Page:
What does the Bible teach about the child (we definitely want the lower case c)? It teaches that every child except One came into this world with sin as standard equipment. That every child is therefore an evil creature, not because God designed him evil, but because Adam fell. This is a consequence of that fall. Parents and others can suppress the evil, try to find channels for it that will be less destructive, and perhaps even change some of it to genuine benefit. Children do not learn violence from adults. They are born violent. God knows this. That is why He has in His Word clear directions for us about violence, which include His rules for the salutary use of violence.

If no adults suppressed and regulated the evil that is innate in every child, that child would grow up to be a horror in every way, not only with violence, but with deceit, overindulgence of appetites, utter self-centeredness, and the abuse of all that is good. Those who learn wisdom would be much worse, because they would be more effective than others in gaining their evil ends. For example, those who learn to defer gratification can abuse on a far larger scale than those who are slaves to their appetites.

The Christian view of the child is far more realistic than the cult of the Child. We believe that children have value as persons. Because they can absorb so much of what they experience, because they can assimilate so much, including the marvelous, the anachronistic, the truly new, things against which adults are guarded by prejudice, Christians believe they can learn divine things better by being like children in this way. But not in every way. Children are undeveloped, imperfect, superficial, and mentally near-sighted. Jesus did not mean for His disciples to be those things.

Childhood is the right age for memory work. About the age of eight years, what some educational psychologists call the "middle childhood years," or roughly the elementary school stage, children are ready to memorize all that they need to memorize for the rest of their lives. Proverbs, Catechism, the multiplication tables, dates, rules of grammar, and the facts of every discipline will never be more easily memorized than at this age. Daily repetition is the best method of memorization. It doesn't matter whether children of this age can understand what they are memorizing. This is not the age for understanding But once the age for understanding comes, it will be too late to put any new memory in there. If that was not done at the right time, you have nothing for the youth to understand. At least you would if nature permitted a vacuum. It doesn't. If you don't fill the head with the right memory work in the middle childhood years, the world will fill it with garbage, and garbage is what the youth will understand and eventually express. One form that that garbage takes is violence. Q.E.D.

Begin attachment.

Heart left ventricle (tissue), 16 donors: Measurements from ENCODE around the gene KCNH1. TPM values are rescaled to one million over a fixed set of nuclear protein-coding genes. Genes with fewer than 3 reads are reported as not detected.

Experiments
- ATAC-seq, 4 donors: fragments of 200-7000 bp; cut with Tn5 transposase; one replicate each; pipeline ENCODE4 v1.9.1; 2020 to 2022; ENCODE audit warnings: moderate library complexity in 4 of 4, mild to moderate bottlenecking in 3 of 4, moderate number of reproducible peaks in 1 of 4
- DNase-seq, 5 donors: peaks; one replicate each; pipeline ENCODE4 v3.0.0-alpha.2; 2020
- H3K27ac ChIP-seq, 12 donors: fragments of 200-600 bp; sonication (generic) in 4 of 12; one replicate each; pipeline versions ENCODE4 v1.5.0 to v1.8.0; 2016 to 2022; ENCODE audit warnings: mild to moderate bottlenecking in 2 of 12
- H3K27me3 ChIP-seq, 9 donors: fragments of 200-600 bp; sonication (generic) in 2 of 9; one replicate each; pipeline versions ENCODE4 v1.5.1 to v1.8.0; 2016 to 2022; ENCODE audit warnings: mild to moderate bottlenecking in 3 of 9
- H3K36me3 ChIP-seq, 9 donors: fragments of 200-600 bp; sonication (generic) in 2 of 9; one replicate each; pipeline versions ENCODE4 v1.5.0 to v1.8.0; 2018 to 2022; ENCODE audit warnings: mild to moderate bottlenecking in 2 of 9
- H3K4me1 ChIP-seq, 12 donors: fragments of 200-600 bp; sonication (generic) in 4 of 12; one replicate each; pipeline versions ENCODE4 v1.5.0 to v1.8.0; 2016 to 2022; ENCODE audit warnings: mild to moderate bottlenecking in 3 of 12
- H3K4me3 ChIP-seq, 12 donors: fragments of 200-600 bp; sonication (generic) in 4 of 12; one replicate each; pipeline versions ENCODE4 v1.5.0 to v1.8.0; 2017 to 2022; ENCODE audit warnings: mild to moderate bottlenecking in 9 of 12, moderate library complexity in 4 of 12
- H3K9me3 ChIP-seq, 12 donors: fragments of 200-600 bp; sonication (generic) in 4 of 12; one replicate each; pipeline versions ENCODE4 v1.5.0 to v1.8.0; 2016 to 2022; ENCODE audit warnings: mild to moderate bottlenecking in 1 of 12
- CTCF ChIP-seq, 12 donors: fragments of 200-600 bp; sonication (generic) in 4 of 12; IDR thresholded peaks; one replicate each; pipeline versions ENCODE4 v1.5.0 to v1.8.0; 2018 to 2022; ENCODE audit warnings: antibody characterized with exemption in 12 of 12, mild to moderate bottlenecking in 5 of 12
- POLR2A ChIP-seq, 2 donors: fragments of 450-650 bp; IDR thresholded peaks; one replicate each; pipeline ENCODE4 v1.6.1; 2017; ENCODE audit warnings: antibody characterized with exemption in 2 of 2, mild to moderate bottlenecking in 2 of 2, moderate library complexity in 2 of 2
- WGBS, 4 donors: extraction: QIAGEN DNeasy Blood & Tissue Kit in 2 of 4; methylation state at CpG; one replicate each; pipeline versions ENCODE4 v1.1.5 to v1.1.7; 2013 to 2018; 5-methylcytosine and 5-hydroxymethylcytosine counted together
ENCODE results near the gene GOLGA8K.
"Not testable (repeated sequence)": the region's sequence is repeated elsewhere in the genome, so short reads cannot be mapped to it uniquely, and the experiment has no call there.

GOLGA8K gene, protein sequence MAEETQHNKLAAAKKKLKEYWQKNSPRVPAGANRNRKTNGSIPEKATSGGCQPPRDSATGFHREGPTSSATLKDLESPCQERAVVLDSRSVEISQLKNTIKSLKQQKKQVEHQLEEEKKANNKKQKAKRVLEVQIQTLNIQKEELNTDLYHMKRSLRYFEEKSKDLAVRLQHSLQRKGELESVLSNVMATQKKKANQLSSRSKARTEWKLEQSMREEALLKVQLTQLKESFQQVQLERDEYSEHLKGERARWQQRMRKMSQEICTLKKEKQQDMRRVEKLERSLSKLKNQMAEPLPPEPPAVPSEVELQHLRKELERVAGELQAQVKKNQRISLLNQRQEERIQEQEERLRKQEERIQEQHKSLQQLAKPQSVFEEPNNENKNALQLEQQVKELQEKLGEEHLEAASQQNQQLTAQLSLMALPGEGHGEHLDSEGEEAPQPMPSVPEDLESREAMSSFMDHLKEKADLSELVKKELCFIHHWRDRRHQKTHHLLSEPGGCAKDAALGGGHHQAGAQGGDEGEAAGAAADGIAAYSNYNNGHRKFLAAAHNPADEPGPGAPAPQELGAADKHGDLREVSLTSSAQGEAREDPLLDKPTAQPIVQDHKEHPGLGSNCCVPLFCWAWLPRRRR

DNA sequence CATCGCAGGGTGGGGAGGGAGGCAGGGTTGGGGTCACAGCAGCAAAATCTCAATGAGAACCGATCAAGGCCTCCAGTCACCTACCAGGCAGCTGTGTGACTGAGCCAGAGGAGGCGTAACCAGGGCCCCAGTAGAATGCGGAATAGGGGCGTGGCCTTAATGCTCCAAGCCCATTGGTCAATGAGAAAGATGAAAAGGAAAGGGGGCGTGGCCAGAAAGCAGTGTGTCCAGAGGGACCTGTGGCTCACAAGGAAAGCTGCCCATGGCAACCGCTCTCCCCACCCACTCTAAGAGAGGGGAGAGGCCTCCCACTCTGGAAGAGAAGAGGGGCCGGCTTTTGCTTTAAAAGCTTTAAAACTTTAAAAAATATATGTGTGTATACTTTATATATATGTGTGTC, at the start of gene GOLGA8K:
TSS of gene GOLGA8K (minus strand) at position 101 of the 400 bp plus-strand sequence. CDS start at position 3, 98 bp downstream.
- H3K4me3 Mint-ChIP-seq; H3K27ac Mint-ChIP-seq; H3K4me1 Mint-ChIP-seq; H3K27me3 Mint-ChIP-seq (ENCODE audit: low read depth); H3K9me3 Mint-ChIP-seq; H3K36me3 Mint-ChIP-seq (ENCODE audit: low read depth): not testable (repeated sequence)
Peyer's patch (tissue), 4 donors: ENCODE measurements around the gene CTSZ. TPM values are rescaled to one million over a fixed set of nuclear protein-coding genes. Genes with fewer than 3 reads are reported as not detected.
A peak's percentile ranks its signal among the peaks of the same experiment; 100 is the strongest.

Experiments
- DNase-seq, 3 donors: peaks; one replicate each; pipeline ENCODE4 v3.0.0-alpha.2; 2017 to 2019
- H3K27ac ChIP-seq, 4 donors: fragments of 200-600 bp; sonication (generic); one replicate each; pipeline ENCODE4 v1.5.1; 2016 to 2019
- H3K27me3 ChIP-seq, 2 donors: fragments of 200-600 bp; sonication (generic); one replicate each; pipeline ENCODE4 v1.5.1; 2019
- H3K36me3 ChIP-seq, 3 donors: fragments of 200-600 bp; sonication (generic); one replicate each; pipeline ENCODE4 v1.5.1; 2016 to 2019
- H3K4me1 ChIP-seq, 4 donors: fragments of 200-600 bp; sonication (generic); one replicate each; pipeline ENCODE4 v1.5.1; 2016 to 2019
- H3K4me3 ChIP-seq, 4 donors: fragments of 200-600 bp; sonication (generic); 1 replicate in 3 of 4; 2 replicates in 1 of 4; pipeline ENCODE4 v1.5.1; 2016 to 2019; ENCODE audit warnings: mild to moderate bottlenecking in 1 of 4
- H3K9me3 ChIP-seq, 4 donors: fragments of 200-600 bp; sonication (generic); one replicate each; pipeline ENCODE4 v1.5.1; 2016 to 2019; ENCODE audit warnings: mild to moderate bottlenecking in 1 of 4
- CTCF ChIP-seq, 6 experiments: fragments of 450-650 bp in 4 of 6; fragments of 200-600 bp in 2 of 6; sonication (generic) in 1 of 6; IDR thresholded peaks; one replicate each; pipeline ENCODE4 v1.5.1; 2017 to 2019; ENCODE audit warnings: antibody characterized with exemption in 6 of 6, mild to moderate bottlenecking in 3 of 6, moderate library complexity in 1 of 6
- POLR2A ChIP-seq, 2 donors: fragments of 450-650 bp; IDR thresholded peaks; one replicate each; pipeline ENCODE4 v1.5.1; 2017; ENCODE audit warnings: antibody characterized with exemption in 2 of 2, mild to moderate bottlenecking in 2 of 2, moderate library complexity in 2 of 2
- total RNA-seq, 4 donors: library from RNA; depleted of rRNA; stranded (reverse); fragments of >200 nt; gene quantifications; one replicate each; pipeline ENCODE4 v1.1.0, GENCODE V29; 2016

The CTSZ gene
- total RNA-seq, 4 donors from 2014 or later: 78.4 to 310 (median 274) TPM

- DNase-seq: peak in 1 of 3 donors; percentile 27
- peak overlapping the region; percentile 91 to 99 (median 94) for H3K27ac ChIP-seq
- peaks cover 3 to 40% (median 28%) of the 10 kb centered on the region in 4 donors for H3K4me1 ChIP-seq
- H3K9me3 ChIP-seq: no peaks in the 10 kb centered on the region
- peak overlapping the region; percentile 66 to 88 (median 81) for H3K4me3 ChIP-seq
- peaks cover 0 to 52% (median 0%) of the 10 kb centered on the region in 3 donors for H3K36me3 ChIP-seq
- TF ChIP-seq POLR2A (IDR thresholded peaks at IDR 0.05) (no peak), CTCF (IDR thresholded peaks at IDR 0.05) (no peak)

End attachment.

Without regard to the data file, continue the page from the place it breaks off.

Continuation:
There is nothing sacred about the Child. Children are a gift from God, a gift which requires diligent care. The worst abuse you can place on a child is to neglect indoctrination in the right values. Example is important, discipline is important, church attendance is important, but without purposefully teaching the Christian value system, with creation, redemption, and sanctification as its three foci, you cannot "train up a child in the way he shall go." The name of Jesus is better not learned unless the painful reality of the cross is joined to it. Right and wrong are better left undescribed unless accountability and judgment attend them. Churches were better standing empty if people came there for any other reason than to interact with God.